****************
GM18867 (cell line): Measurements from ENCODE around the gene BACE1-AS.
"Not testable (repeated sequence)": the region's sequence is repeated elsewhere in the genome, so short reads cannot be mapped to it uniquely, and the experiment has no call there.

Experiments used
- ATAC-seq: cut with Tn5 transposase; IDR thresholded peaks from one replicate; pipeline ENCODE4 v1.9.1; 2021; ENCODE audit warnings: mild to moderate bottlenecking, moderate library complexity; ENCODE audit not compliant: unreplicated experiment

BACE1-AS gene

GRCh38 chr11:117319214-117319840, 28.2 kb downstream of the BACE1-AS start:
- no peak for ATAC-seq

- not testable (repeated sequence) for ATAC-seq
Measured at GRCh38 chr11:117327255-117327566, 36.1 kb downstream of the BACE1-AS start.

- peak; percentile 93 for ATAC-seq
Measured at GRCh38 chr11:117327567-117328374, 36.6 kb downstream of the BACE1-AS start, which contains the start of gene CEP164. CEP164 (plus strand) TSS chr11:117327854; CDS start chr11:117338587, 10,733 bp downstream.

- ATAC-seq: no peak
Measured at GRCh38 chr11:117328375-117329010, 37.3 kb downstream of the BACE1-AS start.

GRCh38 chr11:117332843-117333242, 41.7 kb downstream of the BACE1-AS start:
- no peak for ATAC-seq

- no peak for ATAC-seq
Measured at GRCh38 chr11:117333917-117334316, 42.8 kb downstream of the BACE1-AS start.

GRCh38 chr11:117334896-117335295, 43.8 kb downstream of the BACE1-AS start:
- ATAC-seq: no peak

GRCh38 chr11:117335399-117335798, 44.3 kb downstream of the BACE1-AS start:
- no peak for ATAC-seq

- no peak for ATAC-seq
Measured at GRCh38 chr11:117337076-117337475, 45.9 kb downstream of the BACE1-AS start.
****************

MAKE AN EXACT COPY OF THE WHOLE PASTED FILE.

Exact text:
GM18867 (cell line): Measurements from ENCODE around the gene BACE1-AS.
"Not testable (repeated sequence)": the region's sequence is repeated elsewhere in the genome, so short reads cannot be mapped to it uniquely, and the experiment has no call there.

Experiments used
- ATAC-seq: cut with Tn5 transposase; IDR thresholded peaks from one replicate; pipeline ENCODE4 v1.9.1; 2021; ENCODE audit warnings: mild to moderate bottlenecking, moderate library complexity; ENCODE audit not compliant: unreplicated experiment

BACE1-AS gene

GRCh38 chr11:117319214-117319840, 28.2 kb downstream of the BACE1-AS start:
- no peak for ATAC-seq

- not testable (repeated sequence) for ATAC-seq
Measured at GRCh38 chr11:117327255-117327566, 36.1 kb downstream of the BACE1-AS start.

- peak; percentile 93 for ATAC-seq
Measured at GRCh38 chr11:117327567-117328374, 36.6 kb downstream of the BACE1-AS start, which contains the start of gene CEP164. CEP164 (plus strand) TSS chr11:117327854; CDS start chr11:117338587, 10,733 bp downstream.

- ATAC-seq: no peak
Measured at GRCh38 chr11:117328375-117329010, 37.3 kb downstream of the BACE1-AS start.

GRCh38 chr11:117332843-117333242, 41.7 kb downstream of the BACE1-AS start:
- no peak for ATAC-seq

- no peak for ATAC-seq
Measured at GRCh38 chr11:117333917-117334316, 42.8 kb downstream of the BACE1-AS start.

GRCh38 chr11:117334896-117335295, 43.8 kb downstream of the BACE1-AS start:
- ATAC-seq: no peak

GRCh38 chr11:117335399-117335798, 44.3 kb downstream of the BACE1-AS start:
- no peak for ATAC-seq

- no peak for ATAC-seq
Measured at GRCh38 chr11:117337076-117337475, 45.9 kb downstream of the BACE1-AS start.